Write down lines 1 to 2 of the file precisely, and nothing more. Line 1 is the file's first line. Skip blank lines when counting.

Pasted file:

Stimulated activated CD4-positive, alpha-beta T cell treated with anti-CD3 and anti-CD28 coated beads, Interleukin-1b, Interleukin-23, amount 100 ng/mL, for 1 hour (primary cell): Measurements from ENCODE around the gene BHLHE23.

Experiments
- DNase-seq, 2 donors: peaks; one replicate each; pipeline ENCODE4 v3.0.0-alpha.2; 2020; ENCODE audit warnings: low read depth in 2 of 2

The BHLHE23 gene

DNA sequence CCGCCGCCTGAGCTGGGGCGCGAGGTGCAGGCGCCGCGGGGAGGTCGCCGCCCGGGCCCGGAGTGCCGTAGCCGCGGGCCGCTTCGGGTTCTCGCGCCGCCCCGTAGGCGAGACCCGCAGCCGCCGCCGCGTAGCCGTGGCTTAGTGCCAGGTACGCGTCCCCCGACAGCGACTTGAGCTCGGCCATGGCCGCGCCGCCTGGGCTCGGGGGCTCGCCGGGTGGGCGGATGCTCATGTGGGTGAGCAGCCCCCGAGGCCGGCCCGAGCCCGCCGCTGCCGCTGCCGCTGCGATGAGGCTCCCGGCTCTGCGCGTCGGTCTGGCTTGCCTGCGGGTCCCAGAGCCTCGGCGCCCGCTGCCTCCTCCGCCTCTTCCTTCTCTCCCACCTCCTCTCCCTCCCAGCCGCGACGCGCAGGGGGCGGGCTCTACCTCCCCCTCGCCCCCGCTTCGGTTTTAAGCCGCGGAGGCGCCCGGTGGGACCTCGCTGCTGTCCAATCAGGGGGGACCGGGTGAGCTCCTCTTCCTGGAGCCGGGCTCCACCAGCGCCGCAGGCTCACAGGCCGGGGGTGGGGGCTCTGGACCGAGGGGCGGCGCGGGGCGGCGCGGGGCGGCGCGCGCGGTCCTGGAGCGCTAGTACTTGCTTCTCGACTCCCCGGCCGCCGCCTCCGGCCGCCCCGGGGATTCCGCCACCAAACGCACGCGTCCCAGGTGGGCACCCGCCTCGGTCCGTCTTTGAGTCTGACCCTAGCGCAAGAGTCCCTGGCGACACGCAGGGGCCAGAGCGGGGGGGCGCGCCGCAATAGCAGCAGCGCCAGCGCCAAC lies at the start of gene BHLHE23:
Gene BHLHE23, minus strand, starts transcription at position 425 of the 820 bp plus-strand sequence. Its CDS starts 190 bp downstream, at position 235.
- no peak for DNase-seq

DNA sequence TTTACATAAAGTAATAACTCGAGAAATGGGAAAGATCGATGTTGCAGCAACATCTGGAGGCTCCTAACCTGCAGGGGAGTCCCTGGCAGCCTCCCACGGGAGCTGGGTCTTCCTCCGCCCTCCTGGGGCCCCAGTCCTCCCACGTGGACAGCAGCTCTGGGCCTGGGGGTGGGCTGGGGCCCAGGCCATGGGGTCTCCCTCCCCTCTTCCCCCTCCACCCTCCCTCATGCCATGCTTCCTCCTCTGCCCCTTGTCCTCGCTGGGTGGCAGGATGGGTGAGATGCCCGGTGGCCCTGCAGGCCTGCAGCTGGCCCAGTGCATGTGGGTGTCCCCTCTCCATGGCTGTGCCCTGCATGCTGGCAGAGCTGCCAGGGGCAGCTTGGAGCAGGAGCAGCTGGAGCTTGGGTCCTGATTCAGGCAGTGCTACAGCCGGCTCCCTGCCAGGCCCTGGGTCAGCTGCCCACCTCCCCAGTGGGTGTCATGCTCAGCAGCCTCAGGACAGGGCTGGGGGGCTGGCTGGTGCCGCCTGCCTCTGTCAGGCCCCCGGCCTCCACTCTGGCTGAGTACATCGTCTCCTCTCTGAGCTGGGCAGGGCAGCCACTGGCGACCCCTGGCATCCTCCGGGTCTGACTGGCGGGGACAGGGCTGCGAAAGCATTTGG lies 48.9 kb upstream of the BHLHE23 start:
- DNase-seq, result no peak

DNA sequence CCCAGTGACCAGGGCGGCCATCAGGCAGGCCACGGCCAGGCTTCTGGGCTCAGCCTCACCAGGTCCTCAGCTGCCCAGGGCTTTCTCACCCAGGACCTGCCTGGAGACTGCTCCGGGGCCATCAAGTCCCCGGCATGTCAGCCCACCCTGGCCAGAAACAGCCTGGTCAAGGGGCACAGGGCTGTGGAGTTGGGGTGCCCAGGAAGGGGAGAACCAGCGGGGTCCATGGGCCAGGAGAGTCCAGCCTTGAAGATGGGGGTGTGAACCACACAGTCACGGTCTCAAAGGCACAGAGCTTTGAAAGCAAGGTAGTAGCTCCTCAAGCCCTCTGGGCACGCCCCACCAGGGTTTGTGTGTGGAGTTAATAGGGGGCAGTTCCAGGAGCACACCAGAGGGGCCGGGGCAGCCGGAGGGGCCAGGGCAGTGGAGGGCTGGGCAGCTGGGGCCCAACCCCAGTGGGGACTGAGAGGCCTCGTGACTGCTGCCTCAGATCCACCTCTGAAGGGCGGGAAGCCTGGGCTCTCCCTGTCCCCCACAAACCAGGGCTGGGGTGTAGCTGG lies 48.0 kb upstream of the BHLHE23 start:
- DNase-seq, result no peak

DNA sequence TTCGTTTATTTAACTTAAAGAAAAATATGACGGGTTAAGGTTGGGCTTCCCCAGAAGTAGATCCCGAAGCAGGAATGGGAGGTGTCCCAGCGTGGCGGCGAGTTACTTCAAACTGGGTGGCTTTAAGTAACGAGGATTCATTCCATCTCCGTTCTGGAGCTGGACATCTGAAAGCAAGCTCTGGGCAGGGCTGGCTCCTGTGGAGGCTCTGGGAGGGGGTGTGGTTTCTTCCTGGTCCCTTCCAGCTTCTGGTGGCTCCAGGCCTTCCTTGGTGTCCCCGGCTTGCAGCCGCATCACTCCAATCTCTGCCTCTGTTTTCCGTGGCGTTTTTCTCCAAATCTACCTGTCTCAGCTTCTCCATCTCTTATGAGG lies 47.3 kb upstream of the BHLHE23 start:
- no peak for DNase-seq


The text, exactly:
Stimulated activated CD4-positive, alpha-beta T cell treated with anti-CD3 and anti-CD28 coated beads, Interleukin-1b, Interleukin-23, amount 100 ng/mL, for 1 hour (primary cell): Measurements from ENCODE around the gene BHLHE23.

Experiments